This unit conveys the fundamentals of maritime logistics and positions each student to become a competent practitioner with an understanding of the key concepts, techniques and management methods of maritime logistics. The unit commences with a review of world seaborne trade, trends and cycles in the industry. This includes a review of ship types, ship life cycles, and the markets for new and second hand ships. There is an analysis of competition and efficiency in maritime logistics, including the impact of vertical and horizontal integration, alliances, freight stabilisation agreements and conferences. Ship owning, financing, chartering and insurance are covered in detail. Ship certification, flag state control, and the role of the IMO are described. Intermodal supply chains are studied for both bulk and containerised freight. Tramp and liner shipping is covered, with a detailed look at routing and scheduling for liner operations. Presentations by maritime professionals will complement the lectures and provide students with windows on the workings of the industry.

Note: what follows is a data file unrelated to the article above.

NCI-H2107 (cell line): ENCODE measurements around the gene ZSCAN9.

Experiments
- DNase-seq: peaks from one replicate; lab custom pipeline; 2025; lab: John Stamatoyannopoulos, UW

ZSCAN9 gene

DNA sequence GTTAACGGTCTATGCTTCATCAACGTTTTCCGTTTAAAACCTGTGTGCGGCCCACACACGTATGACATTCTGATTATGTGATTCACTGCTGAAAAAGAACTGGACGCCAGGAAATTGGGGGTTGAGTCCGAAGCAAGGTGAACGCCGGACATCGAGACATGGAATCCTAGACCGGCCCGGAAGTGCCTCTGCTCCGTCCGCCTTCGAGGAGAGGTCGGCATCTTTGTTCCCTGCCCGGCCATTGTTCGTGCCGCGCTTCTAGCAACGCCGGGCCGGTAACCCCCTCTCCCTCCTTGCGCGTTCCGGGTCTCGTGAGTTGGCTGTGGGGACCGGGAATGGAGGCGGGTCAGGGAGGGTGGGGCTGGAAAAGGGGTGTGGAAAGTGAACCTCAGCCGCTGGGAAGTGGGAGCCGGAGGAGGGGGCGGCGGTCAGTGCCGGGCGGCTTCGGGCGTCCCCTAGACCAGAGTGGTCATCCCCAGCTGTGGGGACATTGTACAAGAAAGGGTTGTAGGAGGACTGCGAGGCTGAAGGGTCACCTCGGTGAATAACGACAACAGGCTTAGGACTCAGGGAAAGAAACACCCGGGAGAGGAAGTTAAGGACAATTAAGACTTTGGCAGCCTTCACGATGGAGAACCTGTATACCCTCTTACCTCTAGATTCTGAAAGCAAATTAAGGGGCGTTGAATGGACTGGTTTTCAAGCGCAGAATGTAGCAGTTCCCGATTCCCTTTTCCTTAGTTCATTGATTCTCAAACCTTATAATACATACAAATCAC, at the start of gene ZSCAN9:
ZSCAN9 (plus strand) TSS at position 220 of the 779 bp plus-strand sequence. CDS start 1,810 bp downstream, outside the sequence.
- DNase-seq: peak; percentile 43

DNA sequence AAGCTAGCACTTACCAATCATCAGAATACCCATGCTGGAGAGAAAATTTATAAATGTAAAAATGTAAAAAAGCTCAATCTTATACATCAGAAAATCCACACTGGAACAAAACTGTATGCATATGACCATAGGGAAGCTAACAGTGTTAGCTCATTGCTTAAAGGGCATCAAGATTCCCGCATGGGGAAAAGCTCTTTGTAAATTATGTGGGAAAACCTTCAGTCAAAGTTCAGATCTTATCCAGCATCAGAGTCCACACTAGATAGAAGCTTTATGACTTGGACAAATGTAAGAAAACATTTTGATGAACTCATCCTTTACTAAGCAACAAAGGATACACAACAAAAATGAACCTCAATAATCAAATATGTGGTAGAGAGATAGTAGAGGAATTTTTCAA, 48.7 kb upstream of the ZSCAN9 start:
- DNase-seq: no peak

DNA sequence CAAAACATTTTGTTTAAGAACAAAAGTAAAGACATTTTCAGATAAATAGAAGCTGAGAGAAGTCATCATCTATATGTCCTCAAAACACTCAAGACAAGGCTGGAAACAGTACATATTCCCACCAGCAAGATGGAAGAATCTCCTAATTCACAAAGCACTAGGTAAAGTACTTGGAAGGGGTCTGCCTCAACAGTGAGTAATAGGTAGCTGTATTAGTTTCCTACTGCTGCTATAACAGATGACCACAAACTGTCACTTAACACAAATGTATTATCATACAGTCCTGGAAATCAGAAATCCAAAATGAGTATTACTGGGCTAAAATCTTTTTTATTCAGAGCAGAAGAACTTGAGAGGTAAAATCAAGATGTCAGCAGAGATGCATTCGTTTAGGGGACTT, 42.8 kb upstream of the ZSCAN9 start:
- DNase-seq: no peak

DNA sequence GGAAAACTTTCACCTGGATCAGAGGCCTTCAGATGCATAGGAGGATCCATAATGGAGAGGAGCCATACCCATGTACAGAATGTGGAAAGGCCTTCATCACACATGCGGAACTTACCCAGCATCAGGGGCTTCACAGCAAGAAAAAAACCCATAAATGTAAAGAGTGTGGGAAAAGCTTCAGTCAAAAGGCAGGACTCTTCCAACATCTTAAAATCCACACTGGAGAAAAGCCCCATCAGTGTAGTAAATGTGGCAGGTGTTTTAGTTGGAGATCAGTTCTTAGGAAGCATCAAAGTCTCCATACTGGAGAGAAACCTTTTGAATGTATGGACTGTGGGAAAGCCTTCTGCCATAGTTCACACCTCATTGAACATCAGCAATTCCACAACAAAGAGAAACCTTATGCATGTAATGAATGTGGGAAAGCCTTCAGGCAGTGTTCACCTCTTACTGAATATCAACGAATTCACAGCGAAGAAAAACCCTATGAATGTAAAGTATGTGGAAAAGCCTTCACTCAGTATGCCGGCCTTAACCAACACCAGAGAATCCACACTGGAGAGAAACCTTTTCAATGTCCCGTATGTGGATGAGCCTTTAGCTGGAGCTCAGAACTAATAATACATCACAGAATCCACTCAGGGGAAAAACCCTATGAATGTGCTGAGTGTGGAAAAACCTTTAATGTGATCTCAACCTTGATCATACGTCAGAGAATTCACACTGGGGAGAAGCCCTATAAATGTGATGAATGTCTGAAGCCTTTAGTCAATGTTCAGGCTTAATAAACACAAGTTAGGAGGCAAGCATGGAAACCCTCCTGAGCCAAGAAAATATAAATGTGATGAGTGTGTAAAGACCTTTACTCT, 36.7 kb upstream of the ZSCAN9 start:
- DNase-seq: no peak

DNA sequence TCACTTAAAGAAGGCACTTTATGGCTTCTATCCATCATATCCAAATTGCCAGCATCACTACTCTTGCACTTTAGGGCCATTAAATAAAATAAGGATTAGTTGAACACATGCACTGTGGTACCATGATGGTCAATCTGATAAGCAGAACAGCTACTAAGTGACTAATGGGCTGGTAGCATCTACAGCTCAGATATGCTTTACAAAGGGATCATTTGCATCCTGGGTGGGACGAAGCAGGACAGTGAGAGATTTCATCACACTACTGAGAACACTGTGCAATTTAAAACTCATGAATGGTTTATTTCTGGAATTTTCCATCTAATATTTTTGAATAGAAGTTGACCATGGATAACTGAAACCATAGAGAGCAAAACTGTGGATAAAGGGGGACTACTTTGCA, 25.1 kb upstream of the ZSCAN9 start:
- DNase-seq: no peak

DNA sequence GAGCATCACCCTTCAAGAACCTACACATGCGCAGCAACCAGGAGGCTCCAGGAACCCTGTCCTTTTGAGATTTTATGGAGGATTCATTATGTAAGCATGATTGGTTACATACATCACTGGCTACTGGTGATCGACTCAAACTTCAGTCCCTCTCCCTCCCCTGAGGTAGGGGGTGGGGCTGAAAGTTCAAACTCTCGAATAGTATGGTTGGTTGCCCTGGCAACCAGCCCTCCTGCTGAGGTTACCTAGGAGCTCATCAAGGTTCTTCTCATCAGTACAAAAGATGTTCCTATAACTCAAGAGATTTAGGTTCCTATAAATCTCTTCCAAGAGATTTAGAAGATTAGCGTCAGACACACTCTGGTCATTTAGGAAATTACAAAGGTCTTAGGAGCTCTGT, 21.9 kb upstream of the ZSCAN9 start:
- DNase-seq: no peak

Textbooks
Stopford M (2009) Maritime Economics; UNCTAD (United Nations Conference on Trade and Development), Review of Maritime Transport, 2013 and 2014
ITLS6301 Ports Management

Credit points: 6 Teacher/Coordinator: Professor Michael Bell Session: Classes: 20 x 1.5 hr lectures, 4 x 1.5 hr seminars, 4 x 1.5 hr workshops Assessment: quiz (10%), individual presentation (10%), individual essay (40%), final exam (40%) Mode of delivery: Block mode
This unit conveys the fundamentals of port management and thus develops each student into a competent practitioner with an understanding of the key concepts, techniques and management methods for the port industry. The unit comprehensively covers all aspects of management from planning and operation to security, efficiency and mitigation of environmental impact for all types of port. Technological changes and their implications for the port industry, in particular container terminal automation, are studied. The role of ports in global supply chains is analysed. The relationship of ports with their hinterlands as well as the concept of port-centric logistics is looked at in detail. The port-city interface as well as waterfront redevelopment is covered, with examples drawn from a number of countries. Port policy and the importance of competition and/or regulation are presented. Talks by port professionals will complement the lectures and provide students with windows on the workings of the industry.